All of this took little work and proved to be really relaxing when I was quite fed-up with painting regular models.
Again, this thing certainly doesn’t look as great as a premade set from GW. But it’s very easy to prepare terrain like this as a setpiece for an upcoming event, campaign battle or what have you.

When building terrain, it’s also quite easy to be  productive. Let me present you with exhibit B, some small ruins I built while I waited for the paint to dry on a bigger project. These were made from the same materials as that very project: Just glue together some leftovers, add some small details and you’re done:



These ruins can then easily be painted in a short amount of time to give you smaller pieces of terrain or just some additional decoration for your battlefield. Take a look:



Like I said, all of this can be done using leftover materials and paint from your bigger projects. And you can easily churn out several of these smaller ruins while you are waiting for the paint to dry or glue to set on your bigger buildings. That is really great for people who – like me – have the attention span of a very small bird. No painful waiting for washes to dry without anything worthwile to do in the meantime! Instead, you are losing very little time waiting, and you are constantly getting stuff done which enormously helps motivation. Here’s a look at another little piece I did, using some leftover foamcore, and old 2nd edition plastic Space Marine and the cardboard from a loo roll:


Some basic drybrushing with Skull White makes the Space Marine actually look like a stone statue:

It may be hard to believe, but there was actually a time when these guys were the latest in plastic miniature design…

And even if you botch the job on any of those smaller pieces, it’s just some foamcore and cardboard: You won’t have ruined an expensive kit you bought!

While the previous exhibits demonstrated how building your own terrain is different from painting your models, exhibit C will focus on one of the similarities between both activities: You’ll be getting better over time.

The first ruined buildings I built for 40k were based on a simple template I drew on an A4 sheet. I would build one perfectly intact wall and then cut it apart to get pretty much all the pieces I needed for a ruined building. On my third try, though, I did get a little more adventurous. Here’s the result:



While the walls are still based on the same template, I wanted to add a more interesting interior to the building. So I built the remains of the different floors as well as a central column, still supporting a part of the roof. While this shouldn’t make too much of a change for games of 40k, at least it makes the building more interesting to look at. And the additional floors and interior walkways should make sure that the building gets just that more interesting when used in games of INQ28 or Necromunda:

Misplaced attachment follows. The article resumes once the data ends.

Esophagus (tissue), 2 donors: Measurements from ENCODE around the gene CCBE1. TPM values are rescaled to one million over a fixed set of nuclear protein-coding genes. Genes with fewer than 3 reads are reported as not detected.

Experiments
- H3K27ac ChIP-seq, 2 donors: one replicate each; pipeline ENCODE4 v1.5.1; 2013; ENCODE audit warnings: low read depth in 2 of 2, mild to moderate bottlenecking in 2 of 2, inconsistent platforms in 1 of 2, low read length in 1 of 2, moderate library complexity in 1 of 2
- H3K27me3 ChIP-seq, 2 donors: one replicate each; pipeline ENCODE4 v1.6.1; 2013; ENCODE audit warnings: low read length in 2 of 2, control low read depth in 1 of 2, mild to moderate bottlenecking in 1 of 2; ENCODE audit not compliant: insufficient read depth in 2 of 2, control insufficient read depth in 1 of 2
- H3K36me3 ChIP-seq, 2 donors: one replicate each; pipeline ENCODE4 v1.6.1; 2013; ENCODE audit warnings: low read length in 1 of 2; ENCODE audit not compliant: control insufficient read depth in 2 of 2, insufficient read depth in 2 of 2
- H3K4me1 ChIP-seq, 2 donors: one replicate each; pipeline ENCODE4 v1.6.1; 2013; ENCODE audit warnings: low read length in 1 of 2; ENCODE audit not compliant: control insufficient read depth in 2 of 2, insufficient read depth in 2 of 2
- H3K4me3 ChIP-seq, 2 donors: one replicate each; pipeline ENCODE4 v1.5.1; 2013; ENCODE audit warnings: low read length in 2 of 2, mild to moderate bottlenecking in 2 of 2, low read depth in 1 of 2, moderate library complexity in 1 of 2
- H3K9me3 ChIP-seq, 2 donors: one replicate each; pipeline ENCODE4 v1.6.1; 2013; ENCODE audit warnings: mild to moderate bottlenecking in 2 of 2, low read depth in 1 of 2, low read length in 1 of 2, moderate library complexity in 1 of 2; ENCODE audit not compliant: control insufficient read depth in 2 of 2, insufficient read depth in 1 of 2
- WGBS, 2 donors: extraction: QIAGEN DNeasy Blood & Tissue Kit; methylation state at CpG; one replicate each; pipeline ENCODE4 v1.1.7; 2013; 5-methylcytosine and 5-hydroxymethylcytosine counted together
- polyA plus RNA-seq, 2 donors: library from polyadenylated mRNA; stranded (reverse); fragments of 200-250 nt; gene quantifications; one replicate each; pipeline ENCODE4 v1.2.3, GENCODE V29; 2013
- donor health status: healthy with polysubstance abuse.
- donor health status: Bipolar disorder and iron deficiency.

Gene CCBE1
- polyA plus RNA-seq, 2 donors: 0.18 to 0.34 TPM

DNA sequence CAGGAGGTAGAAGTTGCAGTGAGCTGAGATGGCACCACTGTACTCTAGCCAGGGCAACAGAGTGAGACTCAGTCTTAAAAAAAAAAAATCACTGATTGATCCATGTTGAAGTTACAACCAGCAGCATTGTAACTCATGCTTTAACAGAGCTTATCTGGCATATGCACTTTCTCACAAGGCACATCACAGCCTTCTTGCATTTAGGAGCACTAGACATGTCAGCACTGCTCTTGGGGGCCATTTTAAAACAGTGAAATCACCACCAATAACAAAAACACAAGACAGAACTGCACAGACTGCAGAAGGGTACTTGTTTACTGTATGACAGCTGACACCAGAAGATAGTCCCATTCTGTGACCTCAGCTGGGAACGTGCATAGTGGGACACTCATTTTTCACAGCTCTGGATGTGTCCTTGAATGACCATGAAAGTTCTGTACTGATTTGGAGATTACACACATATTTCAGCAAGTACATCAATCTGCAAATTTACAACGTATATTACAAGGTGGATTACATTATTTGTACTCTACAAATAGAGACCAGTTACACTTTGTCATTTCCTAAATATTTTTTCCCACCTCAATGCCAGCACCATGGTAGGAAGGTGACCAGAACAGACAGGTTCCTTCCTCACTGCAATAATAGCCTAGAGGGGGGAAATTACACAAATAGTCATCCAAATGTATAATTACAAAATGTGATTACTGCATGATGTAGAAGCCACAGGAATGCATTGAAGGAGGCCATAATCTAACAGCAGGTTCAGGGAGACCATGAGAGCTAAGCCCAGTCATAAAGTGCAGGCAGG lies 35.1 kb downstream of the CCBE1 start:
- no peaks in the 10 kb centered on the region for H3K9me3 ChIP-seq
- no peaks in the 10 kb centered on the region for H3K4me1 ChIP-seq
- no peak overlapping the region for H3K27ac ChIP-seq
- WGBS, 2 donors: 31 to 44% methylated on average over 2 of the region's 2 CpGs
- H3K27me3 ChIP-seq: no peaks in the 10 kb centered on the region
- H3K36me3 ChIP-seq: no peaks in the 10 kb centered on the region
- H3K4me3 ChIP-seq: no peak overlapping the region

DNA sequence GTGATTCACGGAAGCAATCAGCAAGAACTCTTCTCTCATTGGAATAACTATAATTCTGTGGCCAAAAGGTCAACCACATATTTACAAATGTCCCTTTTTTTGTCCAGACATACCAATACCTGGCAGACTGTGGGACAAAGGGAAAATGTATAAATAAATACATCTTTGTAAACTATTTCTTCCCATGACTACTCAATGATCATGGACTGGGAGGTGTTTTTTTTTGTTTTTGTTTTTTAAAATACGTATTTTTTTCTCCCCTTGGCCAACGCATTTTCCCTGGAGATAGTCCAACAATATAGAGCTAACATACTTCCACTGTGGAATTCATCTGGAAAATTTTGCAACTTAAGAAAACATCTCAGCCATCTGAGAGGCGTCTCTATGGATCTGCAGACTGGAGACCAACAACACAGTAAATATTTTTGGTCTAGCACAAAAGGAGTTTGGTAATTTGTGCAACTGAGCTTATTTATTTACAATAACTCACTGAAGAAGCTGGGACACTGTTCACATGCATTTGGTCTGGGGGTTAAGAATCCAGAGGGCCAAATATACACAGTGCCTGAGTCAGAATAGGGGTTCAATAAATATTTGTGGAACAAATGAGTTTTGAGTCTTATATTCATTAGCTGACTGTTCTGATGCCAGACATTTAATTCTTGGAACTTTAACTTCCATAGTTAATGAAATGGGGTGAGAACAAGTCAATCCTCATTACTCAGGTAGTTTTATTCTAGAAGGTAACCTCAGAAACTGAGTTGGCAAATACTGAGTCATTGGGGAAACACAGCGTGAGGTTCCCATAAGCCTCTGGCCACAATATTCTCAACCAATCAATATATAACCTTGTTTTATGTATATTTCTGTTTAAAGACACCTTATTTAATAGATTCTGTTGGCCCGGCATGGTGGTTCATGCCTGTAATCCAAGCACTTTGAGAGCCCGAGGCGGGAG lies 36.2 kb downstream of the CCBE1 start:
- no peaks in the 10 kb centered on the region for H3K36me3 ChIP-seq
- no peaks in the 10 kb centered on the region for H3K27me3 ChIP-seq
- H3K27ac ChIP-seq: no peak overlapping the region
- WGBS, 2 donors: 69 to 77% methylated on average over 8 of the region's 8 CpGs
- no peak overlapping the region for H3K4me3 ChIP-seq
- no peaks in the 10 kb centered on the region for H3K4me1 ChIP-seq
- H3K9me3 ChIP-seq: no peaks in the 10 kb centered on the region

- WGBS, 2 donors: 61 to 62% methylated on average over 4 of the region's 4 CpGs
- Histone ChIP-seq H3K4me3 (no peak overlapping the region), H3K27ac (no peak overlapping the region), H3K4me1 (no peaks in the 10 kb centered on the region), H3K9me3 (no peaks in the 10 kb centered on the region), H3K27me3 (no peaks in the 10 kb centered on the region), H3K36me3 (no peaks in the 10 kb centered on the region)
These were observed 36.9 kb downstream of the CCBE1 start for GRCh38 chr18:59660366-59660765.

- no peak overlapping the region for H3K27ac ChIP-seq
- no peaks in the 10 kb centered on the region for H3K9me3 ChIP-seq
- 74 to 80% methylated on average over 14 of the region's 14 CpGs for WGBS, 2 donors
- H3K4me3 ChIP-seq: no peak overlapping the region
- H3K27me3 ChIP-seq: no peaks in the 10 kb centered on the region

So while you are building terrain, you will naturally get better at it, and the scope of your projects will benefit from that. You will feel like you are exercising a set of muscles you didn’t even realise you had.  And before long, you will want to try all kinds of crazy stuff — just like when you are getting better at painting!

So there you have it. I’ve said my part. The next time you are frustrated by having to paint the same six colours on a model over and over or whenever the next breakthrough on a model you are currently working on just isn’t happening, go build some terrain! It’ll help relax you. And I assure you, it will make for a nice change of pace.

Do you have your own experiences with building terrain or do you want to add your point of view to this series? I would love to hear from you in the comments section! Next time, I will discuss why building your own terrain is a great outlet for creativity. Until then, as always, thanks for looking and stay tuned for more!

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3 Responses to “Reasons why you should build your own terrain, pt. 4”

  1. Those are some great pieces you have there. And I agree, making your own is a nice change of pace and you can really run fast and loose with the painting.

    Ron, FTW

  2. […] is fun and cheap, terrain you built yourself is truly your own, and building your own terrain also makes for a nice change of pace whenever you’re frustrated by another part of the hobby. If you have followed me this far, […]